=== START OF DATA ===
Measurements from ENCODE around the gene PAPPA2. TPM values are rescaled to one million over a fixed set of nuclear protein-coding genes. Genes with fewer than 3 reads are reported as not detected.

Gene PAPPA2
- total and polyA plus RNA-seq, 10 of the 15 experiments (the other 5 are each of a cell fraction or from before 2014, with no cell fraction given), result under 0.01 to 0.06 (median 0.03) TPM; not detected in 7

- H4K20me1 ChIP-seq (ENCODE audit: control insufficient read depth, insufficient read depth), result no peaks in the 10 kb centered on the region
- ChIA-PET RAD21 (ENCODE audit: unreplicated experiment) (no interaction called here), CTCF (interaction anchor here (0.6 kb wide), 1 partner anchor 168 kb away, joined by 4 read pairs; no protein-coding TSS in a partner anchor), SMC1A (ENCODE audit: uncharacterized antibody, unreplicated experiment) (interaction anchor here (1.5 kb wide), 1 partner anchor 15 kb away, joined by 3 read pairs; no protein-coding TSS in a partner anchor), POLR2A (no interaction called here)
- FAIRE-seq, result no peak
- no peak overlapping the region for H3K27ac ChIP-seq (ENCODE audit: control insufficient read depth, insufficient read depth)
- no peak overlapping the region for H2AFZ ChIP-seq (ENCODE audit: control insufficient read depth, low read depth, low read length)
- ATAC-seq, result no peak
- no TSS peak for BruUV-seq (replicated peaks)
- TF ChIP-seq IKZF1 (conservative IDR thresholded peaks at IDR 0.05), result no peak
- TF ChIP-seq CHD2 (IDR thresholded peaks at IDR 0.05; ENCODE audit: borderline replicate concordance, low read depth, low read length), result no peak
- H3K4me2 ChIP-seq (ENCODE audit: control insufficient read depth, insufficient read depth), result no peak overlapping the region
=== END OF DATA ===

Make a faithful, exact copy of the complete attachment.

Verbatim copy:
Measurements from ENCODE around the gene PAPPA2. TPM values are rescaled to one million over a fixed set of nuclear protein-coding genes. Genes with fewer than 3 reads are reported as not detected.

Gene PAPPA2
- total and polyA plus RNA-seq, 10 of the 15 experiments (the other 5 are each of a cell fraction or from before 2014, with no cell fraction given), result under 0.01 to 0.06 (median 0.03) TPM; not detected in 7

- H4K20me1 ChIP-seq (ENCODE audit: control insufficient read depth, insufficient read depth), result no peaks in the 10 kb centered on the region
- ChIA-PET RAD21 (ENCODE audit: unreplicated experiment) (no interaction called here), CTCF (interaction anchor here (0.6 kb wide), 1 partner anchor 168 kb away, joined by 4 read pairs; no protein-coding TSS in a partner anchor), SMC1A (ENCODE audit: uncharacterized antibody, unreplicated experiment) (interaction anchor here (1.5 kb wide), 1 partner anchor 15 kb away, joined by 3 read pairs; no protein-coding TSS in a partner anchor), POLR2A (no interaction called here)
- FAIRE-seq, result no peak
- no peak overlapping the region for H3K27ac ChIP-seq (ENCODE audit: control insufficient read depth, insufficient read depth)
- no peak overlapping the region for H2AFZ ChIP-seq (ENCODE audit: control insufficient read depth, low read depth, low read length)
- ATAC-seq, result no peak
- no TSS peak for BruUV-seq (replicated peaks)
- TF ChIP-seq IKZF1 (conservative IDR thresholded peaks at IDR 0.05), result no peak
- TF ChIP-seq CHD2 (IDR thresholded peaks at IDR 0.05; ENCODE audit: borderline replicate concordance, low read depth, low read length), result no peak
- H3K4me2 ChIP-seq (ENCODE audit: control insufficient read depth, insufficient read depth), result no peak overlapping the region